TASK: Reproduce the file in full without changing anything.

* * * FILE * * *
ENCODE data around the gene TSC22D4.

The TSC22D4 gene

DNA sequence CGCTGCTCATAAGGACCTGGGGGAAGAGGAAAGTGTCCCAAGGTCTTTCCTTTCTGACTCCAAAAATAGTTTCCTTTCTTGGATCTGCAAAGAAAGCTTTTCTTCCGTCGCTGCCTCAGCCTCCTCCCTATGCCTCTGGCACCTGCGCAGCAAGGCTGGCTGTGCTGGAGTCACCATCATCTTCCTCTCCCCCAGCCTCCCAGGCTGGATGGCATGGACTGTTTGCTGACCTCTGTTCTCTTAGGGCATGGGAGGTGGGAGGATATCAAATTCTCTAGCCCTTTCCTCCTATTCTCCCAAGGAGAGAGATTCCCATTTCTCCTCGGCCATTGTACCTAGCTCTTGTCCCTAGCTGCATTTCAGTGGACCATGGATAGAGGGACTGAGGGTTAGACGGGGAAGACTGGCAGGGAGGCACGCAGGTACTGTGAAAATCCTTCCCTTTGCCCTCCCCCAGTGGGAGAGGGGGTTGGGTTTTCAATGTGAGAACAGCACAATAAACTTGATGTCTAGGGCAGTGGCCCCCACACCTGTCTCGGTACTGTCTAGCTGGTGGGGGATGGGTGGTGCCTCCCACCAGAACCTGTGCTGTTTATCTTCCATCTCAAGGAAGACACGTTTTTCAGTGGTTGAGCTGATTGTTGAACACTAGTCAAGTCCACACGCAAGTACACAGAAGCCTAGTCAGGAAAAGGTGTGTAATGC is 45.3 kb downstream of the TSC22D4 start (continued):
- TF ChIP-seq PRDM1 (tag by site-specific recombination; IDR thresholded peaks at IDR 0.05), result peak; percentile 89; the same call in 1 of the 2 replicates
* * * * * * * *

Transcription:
ENCODE data around the gene TSC22D4.

The TSC22D4 gene

DNA sequence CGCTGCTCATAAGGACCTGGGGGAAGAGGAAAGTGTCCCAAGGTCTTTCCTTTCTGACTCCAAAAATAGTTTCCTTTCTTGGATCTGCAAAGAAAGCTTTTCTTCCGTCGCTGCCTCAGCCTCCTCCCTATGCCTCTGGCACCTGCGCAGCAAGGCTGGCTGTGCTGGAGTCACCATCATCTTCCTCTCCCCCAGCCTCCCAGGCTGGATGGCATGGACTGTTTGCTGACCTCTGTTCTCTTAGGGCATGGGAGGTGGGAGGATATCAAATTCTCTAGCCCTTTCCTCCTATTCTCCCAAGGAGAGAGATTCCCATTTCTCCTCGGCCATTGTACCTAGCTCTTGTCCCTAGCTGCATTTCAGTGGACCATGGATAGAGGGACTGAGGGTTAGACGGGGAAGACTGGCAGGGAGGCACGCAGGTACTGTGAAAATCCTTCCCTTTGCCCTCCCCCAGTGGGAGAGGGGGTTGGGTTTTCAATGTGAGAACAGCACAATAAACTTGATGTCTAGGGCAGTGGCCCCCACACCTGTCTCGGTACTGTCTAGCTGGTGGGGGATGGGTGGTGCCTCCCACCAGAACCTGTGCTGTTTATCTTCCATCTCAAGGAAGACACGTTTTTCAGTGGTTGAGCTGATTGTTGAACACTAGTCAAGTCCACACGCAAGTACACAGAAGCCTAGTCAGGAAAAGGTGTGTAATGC is 45.3 kb downstream of the TSC22D4 start (continued):
- TF ChIP-seq PRDM1 (tag by site-specific recombination; IDR thresholded peaks at IDR 0.05), result peak; percentile 89; the same call in 1 of the 2 replicates